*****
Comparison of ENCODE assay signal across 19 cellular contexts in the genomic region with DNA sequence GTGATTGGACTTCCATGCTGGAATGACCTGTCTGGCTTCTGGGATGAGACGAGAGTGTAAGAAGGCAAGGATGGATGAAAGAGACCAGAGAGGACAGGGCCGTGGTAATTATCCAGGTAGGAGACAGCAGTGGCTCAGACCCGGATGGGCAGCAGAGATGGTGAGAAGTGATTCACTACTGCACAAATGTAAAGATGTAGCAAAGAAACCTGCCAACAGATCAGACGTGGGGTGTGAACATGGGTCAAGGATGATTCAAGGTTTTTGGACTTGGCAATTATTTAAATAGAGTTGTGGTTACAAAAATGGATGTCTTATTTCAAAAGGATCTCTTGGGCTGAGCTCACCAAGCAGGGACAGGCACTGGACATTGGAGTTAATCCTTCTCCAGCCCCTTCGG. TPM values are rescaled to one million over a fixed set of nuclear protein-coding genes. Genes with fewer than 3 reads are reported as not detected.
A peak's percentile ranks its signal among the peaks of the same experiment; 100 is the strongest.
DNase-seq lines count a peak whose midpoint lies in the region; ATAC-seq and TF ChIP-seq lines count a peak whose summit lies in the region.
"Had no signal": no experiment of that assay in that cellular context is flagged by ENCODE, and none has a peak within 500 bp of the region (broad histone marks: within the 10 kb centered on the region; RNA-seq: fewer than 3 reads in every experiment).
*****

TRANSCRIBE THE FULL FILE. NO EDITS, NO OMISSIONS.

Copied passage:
Comparison of ENCODE assay signal across 19 cellular contexts in the genomic region with DNA sequence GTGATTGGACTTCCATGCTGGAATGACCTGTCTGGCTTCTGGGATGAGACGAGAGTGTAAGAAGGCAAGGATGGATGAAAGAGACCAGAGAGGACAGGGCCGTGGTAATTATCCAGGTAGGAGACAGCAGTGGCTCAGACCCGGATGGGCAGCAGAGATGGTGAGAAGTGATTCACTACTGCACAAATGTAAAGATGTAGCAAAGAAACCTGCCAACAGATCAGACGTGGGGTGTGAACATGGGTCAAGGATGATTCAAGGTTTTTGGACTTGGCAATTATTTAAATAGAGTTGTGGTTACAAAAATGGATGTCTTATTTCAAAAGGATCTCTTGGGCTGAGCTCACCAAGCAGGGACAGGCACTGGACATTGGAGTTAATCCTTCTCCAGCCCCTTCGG. TPM values are rescaled to one million over a fixed set of nuclear protein-coding genes. Genes with fewer than 3 reads are reported as not detected.
A peak's percentile ranks its signal among the peaks of the same experiment; 100 is the strongest.
DNase-seq lines count a peak whose midpoint lies in the region; ATAC-seq and TF ChIP-seq lines count a peak whose summit lies in the region.
"Had no signal": no experiment of that assay in that cellular context is flagged by ENCODE, and none has a peak within 500 bp of the region (broad histone marks: within the 10 kb centered on the region; RNA-seq: fewer than 3 reads in every experiment).